Will There Be Reparations For Ocoee, Florida?

Image: Pixabay

In 1920, Ocoee, FL was a sleepy town, more like a village with a population of just over a thousand people, half of whom were black. Ocoee is just outside of Orlando, FL; placed in the same county. This was long before Disney World when orange groves were the central feature of the area.

1920 was a Presidential election year. Warren G. Harding the Republican was running against Democrat James M. Cox. It was the first election since the end of World War One and the passage of the Nineteenth Amendment; giving women the right to vote.

https://en.wikipedia.org/wiki/Nineteenth_Amendment_to_the_United_States_Constitution

Black Americans had the right to vote since the passage of the Fourteenth and Fifteenth Amendments in 1868 and 1870. During Reconstruction that led to the election of black representatives to Congress and state legislatures throughout the South and even statewide office in Mississippi. In 1877, the Party of Lincoln (Republicans) turned their back on the South in trade for winning a contested 1876 Presidential Election. Republicans got a President, Democrats got removal of Federal troops from the South, effectively ending Reconstruction. As icing on the cake, President Rutherford B. Hayes implemented Posse Comitatus, ensuring Federal Troops would never return to the South to protect one set of Americans from another.

https://en.wikipedia.org/wiki/Nineteenth_Amendment_to_the_United_States_Constitution

Although blacks had been entitled to vote for half a century according to the Constitution. Jim Crow and the KKK had other ideas. Attempts to vote often led to lynchings and threats of harm. The people who should have offered protection, local law enforcement, were often part of the problem. Using their guns and badges to block the polling places. In 1920 there was an organized effort statewide in Florida to prevent blacks from voting. There were incidents in Jacksonville and Miami. None worse than what occurred in Ocoee, FL. Site of the “single bloodiest day in modern U.S. political history.”

There was a semi-organized effort to get blacks to vote in Florida. Two Ocoee men, July Perry, and Mose Norman, with guidance from a white Orlando judge; attempted to vote that day. It was alleged one of the men had a shotgun. When white vigilantes, led by a former Orlando police chief came to the home of July Perry. Two white men were killed by those inside trying to protect themselves. The call went out to the surrounding communities of Orlando, Apopka, and Winter Garden. They took July Perry to an Orlando jail, then the next day a mob took him from the jail and lynched him. The white mob shot and killed black people indiscriminately. They burned two black churches, a lodge meeting hall and 25 homes of black people. The Orlando newspaper reported on the “Ocoee Race Riot, Two Whites Killed.” The number of black people killed is unknown, estimates range from 35–100. All the black residents that weren’t initially killed were driven away. Ocoee remained an all-white town for 41 years.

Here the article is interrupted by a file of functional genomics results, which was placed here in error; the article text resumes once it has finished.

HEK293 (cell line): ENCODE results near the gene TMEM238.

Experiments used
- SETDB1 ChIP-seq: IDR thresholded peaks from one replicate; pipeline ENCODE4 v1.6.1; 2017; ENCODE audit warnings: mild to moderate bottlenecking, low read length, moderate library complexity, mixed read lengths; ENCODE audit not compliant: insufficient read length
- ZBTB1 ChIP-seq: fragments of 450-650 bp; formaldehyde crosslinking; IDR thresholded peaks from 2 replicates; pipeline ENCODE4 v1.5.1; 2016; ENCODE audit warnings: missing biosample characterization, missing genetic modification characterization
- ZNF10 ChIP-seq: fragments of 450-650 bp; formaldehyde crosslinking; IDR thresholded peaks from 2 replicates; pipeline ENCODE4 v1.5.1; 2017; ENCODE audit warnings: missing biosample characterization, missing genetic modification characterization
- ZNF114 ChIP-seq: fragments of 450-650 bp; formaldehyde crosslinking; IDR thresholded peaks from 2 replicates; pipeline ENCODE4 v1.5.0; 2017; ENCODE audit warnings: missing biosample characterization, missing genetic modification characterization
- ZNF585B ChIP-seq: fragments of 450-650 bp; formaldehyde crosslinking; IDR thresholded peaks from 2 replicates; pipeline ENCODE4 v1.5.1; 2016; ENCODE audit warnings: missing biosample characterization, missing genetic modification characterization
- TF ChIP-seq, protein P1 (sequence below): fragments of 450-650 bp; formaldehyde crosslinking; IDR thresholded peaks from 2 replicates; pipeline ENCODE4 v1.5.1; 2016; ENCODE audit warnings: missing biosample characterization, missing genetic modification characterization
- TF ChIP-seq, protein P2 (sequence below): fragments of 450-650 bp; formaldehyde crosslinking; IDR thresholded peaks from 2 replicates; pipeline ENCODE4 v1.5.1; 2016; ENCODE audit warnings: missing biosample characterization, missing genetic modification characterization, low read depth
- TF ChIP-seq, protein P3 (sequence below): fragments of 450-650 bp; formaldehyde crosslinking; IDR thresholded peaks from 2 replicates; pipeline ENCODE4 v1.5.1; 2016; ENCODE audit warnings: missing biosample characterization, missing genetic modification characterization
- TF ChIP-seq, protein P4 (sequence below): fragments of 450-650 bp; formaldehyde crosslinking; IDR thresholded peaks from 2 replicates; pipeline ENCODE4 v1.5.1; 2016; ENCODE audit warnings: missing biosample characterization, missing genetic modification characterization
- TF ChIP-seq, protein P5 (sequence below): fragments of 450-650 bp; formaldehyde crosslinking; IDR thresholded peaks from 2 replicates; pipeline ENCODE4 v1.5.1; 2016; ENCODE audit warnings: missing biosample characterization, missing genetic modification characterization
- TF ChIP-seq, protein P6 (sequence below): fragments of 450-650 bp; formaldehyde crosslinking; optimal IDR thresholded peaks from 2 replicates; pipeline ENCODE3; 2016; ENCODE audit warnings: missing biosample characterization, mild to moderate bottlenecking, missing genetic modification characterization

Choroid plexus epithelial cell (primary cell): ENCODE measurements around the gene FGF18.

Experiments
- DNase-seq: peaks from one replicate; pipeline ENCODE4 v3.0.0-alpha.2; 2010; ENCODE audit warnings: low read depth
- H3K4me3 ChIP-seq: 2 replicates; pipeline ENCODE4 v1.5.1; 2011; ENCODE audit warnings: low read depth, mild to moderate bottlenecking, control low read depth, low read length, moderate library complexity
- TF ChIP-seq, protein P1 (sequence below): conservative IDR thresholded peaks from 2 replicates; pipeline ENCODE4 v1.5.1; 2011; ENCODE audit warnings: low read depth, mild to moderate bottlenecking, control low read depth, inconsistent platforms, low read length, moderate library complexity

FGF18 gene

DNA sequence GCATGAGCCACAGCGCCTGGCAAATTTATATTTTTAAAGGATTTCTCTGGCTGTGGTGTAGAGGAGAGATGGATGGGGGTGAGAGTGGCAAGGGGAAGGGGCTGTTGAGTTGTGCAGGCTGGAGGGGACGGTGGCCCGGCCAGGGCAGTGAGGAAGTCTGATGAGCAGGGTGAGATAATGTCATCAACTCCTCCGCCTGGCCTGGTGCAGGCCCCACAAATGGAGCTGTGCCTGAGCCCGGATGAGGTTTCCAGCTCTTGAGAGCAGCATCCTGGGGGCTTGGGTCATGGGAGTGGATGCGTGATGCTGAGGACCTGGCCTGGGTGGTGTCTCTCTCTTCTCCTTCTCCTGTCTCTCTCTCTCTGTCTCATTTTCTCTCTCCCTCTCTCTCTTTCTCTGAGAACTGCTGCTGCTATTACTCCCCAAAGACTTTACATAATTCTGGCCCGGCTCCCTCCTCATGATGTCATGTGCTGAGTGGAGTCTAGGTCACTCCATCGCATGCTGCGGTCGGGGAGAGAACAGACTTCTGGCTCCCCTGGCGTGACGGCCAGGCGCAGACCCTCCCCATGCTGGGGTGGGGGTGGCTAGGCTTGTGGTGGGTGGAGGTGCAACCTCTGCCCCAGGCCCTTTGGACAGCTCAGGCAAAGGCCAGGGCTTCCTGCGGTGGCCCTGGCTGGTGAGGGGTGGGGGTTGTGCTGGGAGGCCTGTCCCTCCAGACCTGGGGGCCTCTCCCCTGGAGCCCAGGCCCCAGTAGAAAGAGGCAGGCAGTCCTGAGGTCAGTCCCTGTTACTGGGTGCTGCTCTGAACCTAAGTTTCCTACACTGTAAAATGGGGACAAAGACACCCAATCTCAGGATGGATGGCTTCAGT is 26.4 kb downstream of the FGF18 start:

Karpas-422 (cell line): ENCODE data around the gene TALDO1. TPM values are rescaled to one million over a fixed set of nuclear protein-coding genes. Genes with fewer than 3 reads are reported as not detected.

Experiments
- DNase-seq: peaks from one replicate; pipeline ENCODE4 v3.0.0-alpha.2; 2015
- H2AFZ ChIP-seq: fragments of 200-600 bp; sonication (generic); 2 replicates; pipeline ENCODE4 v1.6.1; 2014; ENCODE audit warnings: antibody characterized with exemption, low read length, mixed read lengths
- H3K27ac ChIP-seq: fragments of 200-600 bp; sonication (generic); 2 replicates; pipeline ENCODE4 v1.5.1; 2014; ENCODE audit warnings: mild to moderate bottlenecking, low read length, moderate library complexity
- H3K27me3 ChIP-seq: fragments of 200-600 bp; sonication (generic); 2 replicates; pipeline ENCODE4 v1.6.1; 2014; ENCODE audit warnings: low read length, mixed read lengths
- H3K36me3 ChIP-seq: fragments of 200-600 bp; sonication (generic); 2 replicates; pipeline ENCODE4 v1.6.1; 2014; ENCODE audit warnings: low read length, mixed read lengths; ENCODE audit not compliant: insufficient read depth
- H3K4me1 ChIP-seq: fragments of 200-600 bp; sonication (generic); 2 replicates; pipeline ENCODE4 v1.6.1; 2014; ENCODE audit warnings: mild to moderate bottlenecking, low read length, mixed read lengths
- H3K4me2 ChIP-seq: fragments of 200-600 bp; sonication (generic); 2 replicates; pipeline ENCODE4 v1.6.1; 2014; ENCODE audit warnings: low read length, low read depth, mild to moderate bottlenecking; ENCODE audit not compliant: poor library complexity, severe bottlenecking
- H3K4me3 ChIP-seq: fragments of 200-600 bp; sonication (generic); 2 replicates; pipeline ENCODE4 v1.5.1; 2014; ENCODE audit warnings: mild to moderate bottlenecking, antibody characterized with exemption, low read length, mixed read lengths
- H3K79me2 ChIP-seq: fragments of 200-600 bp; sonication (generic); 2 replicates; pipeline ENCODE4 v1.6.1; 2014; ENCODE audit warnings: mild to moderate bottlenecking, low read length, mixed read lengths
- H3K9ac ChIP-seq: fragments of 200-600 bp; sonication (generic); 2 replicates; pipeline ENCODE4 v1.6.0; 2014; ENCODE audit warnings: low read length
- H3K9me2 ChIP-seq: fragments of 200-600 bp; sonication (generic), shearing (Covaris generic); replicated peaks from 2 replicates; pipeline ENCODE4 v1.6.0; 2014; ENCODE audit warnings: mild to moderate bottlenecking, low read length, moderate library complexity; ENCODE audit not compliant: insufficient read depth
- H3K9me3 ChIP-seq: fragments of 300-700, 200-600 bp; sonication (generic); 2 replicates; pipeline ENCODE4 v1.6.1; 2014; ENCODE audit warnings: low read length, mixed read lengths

“At the time that I visited Ocoee, the last colored family of Ocoee was leaving with their goods piled high on a motor truck with six colored children on top. White children stood around and jeered the Negroes who were leaving, threatening them with burning if they did not hurry up and get away. These children thought it a huge joke that some Negroes had been burned alive.”

Walter White — NAACP

In 1994, consideration was given to reparations for Ocoee victims. Citizens of Rosewood had been given a $2 million settlement after their town was burned out by whites in 1923, after Ocoee. In fighting the efforts to compensate Ocoee victims, lawyers claimed the state had no responsibility for Ocoee. They had “no way of knowing in advance” and were not liable. Because some of the landowners had received compensation, (some less than $1 per acre). They had already been reimbursed. The effort to compensate victims then failed miserably.